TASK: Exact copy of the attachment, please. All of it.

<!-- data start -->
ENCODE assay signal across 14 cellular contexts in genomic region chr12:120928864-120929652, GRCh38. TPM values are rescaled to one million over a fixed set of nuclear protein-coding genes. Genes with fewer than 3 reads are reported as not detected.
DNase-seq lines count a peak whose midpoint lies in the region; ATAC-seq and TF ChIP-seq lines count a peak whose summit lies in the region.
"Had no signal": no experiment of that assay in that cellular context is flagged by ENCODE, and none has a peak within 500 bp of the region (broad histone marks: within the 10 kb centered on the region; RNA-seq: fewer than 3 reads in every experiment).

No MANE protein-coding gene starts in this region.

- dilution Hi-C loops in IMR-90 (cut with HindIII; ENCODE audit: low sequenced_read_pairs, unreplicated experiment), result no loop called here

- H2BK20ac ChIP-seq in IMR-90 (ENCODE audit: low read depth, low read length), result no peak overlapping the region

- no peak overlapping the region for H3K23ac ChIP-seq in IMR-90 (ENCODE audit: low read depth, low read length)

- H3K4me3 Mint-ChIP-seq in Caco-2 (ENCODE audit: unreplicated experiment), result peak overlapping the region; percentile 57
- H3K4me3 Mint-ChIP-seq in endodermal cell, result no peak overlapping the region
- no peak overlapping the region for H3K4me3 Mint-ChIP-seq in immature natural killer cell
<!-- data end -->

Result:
ENCODE assay signal across 14 cellular contexts in genomic region chr12:120928864-120929652, GRCh38. TPM values are rescaled to one million over a fixed set of nuclear protein-coding genes. Genes with fewer than 3 reads are reported as not detected.
DNase-seq lines count a peak whose midpoint lies in the region; ATAC-seq and TF ChIP-seq lines count a peak whose summit lies in the region.
"Had no signal": no experiment of that assay in that cellular context is flagged by ENCODE, and none has a peak within 500 bp of the region (broad histone marks: within the 10 kb centered on the region; RNA-seq: fewer than 3 reads in every experiment).

No MANE protein-coding gene starts in this region.

- dilution Hi-C loops in IMR-90 (cut with HindIII; ENCODE audit: low sequenced_read_pairs, unreplicated experiment), result no loop called here

- H2BK20ac ChIP-seq in IMR-90 (ENCODE audit: low read depth, low read length), result no peak overlapping the region

- no peak overlapping the region for H3K23ac ChIP-seq in IMR-90 (ENCODE audit: low read depth, low read length)

- H3K4me3 Mint-ChIP-seq in Caco-2 (ENCODE audit: unreplicated experiment), result peak overlapping the region; percentile 57
- H3K4me3 Mint-ChIP-seq in endodermal cell, result no peak overlapping the region
- no peak overlapping the region for H3K4me3 Mint-ChIP-seq in immature natural killer cell